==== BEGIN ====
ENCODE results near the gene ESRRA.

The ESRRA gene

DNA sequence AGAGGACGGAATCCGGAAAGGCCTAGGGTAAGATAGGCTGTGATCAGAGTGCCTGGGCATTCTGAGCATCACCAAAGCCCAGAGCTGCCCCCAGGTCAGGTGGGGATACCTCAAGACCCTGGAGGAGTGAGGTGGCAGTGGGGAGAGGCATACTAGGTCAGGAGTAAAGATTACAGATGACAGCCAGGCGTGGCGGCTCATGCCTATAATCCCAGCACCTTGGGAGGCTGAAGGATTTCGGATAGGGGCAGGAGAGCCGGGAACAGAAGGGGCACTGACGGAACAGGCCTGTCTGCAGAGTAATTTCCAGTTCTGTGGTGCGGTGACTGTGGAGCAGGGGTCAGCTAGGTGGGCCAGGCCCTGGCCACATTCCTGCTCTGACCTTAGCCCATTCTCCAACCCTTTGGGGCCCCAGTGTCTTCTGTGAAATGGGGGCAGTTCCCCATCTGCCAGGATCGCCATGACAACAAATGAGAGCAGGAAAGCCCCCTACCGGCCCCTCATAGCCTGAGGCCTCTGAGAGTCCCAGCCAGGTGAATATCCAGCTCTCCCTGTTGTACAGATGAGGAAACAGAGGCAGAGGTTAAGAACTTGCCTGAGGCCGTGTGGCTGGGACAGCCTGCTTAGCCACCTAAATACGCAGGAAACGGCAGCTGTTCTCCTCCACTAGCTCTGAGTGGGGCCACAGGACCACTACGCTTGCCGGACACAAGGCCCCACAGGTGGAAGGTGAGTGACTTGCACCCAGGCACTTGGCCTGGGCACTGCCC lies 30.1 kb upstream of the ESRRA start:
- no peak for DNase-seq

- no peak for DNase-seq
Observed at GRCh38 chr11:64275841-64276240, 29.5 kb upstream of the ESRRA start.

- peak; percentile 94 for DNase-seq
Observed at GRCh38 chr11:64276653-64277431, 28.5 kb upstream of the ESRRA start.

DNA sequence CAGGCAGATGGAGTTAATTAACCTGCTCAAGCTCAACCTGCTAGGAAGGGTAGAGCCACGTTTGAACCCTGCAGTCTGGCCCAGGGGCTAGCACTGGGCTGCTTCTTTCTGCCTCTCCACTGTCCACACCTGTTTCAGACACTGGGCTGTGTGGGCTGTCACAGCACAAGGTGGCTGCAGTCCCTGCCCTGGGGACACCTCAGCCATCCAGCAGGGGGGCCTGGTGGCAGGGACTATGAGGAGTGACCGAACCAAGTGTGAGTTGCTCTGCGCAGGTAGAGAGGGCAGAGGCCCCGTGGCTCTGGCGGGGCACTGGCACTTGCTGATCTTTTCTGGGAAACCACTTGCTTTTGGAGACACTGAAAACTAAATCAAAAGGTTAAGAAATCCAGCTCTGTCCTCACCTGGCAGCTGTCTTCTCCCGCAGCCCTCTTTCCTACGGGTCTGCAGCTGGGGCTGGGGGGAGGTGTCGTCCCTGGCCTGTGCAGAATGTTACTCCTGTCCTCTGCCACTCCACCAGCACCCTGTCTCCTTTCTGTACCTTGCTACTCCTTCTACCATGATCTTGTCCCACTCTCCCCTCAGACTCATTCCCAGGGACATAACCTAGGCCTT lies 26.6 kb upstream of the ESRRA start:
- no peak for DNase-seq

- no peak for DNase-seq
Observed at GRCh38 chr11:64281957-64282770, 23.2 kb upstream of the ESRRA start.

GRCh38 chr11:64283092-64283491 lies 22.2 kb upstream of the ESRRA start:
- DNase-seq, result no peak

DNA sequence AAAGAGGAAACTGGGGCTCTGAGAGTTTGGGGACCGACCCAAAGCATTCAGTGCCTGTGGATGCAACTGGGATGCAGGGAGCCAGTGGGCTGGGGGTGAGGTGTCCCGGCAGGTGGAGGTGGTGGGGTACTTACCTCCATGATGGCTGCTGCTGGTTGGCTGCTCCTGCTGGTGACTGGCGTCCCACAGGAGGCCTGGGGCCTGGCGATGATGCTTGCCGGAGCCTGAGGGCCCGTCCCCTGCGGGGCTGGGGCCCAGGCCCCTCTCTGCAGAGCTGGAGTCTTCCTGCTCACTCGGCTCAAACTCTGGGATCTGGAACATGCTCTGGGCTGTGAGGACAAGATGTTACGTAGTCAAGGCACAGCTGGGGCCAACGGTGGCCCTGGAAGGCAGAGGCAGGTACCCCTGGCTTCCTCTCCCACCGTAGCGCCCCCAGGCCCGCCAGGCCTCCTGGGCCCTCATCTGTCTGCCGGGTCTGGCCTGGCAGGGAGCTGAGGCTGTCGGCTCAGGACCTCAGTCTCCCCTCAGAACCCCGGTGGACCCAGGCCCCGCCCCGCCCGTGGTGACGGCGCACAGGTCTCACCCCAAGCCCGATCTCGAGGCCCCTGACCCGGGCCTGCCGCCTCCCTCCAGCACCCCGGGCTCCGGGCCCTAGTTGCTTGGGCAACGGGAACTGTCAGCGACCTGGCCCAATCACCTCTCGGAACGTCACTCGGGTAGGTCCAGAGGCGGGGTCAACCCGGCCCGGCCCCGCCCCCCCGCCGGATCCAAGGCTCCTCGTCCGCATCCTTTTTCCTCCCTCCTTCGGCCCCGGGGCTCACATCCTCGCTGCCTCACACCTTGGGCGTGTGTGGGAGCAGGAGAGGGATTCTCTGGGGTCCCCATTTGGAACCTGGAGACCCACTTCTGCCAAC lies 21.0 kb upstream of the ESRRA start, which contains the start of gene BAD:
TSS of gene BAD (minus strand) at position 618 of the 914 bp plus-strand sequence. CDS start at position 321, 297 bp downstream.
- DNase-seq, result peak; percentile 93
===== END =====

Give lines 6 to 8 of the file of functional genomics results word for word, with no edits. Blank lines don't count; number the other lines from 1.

Observed at GRCh38 chr11:64275841-64276240, 29.5 kb upstream of the ESRRA start.

- peak; percentile 94 for DNase-seq
Observed at GRCh38 chr11:64276653-64277431, 28.5 kb upstream of the ESRRA start.